Working with patients such as Anna has led me to a specific discovery: there are acoustic markers which indicate whether a patient is immersed in a state of creative interpersonal relatedness, or triggered into a traumatic memory system. When a patient is immersed in an atmosphere of intersubjective mutuality, the narration features a sing-song, rhythmical and tuneful form of speech. The interactions with the therapist will be improvisatory, playful, the melodic contour that of musical question-answer sequences. When the patient is catapulted into a traumatic memory system, speech becomes monotone and disjointed. An attuned therapist will respond differently to a patient triggered into traumatic memory: the therapist will not match the traumatic monotone but tend to use more soothing vocalisations.
Similarly a therapist will not match the fast tempo of an anxious patient but will speak soothingly with a musical quality usually spanning a falling minor third, falling perfect fifth or octave. In this paper I will explain the acoustics of the voice. When we attune to each other we literally attune to one another’s overtones. Being in tune acoustically avoids dissonant overtones which are known to create distress: literal disharmony which actually creates disturbances in the sympathetic nervous system. Embedded in my paper is the research background of others working in this field; including Stern, Trevarthen, Malloch, Beebe, and Meares. All this informs the actuality of the moment-to-moment interactions of patient and therapist. Clinical application will be interspersed with video recordings of a mother-baby interaction featuring primary intersubjectivity and proto-symbolising through vocal attunement.
Awareness of trauma to children was first codified as the “battered baby syndrome” by Henry Kempe in 1962. While Accident & Emergency Departments, paediatricians and social workers remain alert to these presentations, it seems that child sexual abuse and the range of emotional abuse particularly in disorders of Attachment, have come to the fore in psychotherapy. The sequelae of physical abuse are not always highlighted in the discussions of Complex Trauma but occur, as expected, often in association with other forms of abuse.
Evolutionary change can now be studied at extraordinary scales; and these scales involve increasing evidence of semiotic (or sign based) expansion in telodynamic systems – systems which appear oriented to goals and even to self-correction (Shapiro 2011; Deacon 2012). Here I wish to explore how the emergence of the human self can be understood as an expansion of meaning potential, in particular, as a product of a ‘strategy’ of doubling and differentiation. My argument reviews the role of semiotic behaviour from bacteria to the collective consciousness that underpins human language. I further argue that the ‘stages’ of differentiation – e.g.. head to tail; top vs. underneath; right to left symmetry; hemispheric brains – all employ a double with differentiated function.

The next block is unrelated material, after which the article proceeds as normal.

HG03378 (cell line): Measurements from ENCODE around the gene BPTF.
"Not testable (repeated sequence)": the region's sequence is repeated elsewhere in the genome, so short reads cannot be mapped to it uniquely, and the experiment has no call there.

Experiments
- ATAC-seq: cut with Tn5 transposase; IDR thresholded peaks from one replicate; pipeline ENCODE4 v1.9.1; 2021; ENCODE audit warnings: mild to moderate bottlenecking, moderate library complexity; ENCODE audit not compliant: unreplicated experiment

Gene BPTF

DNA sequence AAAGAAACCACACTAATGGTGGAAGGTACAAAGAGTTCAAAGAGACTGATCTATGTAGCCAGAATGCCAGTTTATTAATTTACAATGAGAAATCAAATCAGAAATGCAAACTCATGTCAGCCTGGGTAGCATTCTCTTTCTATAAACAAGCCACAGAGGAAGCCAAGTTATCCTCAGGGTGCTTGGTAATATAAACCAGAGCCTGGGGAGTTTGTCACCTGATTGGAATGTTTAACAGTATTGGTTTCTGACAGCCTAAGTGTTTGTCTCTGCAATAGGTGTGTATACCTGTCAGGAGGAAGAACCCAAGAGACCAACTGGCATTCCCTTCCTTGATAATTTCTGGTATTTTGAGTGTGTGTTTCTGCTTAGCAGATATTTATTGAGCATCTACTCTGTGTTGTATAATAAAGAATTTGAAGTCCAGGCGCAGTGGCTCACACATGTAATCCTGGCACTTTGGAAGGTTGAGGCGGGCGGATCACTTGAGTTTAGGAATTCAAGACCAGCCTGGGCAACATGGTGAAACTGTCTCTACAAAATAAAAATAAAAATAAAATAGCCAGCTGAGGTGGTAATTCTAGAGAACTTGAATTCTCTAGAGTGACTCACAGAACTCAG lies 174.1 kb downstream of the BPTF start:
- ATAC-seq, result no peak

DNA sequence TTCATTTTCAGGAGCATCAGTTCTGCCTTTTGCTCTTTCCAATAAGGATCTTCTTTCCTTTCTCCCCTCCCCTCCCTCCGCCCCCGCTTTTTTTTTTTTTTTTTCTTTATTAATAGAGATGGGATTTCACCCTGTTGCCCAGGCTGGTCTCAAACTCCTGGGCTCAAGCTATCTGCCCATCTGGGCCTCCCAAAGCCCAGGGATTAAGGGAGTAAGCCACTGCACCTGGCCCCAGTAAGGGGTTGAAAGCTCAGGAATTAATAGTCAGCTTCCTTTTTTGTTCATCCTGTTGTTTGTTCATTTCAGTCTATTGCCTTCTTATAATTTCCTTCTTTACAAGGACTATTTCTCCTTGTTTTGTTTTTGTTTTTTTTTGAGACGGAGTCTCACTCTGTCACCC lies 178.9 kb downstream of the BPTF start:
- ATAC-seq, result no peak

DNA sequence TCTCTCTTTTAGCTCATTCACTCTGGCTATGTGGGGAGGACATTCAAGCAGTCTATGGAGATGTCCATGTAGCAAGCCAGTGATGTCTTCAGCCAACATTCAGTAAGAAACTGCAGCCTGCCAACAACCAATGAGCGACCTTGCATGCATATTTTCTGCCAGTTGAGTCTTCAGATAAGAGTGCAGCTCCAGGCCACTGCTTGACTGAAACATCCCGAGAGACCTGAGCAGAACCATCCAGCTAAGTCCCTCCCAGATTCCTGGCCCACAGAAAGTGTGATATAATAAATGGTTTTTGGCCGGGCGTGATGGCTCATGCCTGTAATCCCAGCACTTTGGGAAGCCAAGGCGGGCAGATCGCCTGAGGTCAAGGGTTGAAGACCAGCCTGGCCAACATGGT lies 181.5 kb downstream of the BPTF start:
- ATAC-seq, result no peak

Therapy requires the patient and therapist to be in a mutually aware relationship. An underlying characteristic of this relationship is that both parties aim towards ‘feeling felt’. The human necessity for ‘feeling felt’ is at the very beginning of the human journey. In a sensitive caregiver-infant relationship the infant and caregiver ‘take in’ the other’s inner state through giving their awareness purposefully to the other’s communicative gestures. This ‘taking in’ is confirmed moment-by-moment through the ‘giving back’ (mirroring) of these gestures. But for the relationship to be alive, in the giving back there must also be the addition of the other person’s inner state. In adulthood this intersubjectively shaped storytelling, created through gestures and words, characterises the space where trauma can be healed in relationship.
Suicide is a major risk in Australia. In 2007, 1,881 people died by suicide. People bereaved by suicide must construct personal meaning about the death, decode the intentions of the deceased and receive and process a range of attitudes and beliefs about suicide from their social networks, from the supportive to the stigmatising.
In our work as therapists we constantly seek to develop our patients’ capacity for relatedness. Spiritual seeking in its purest forms is the pursuit of levels of development beyond the aims of most psychotherapy patients, but is understandable as a profound extension of this capacity in relation to both humanity and the divine.
This presentation, "Responding to the needs of consumers with complex trauma histories a consumer perspective" focuses on the needs of adult survivors of child abuse, highlighting the frequent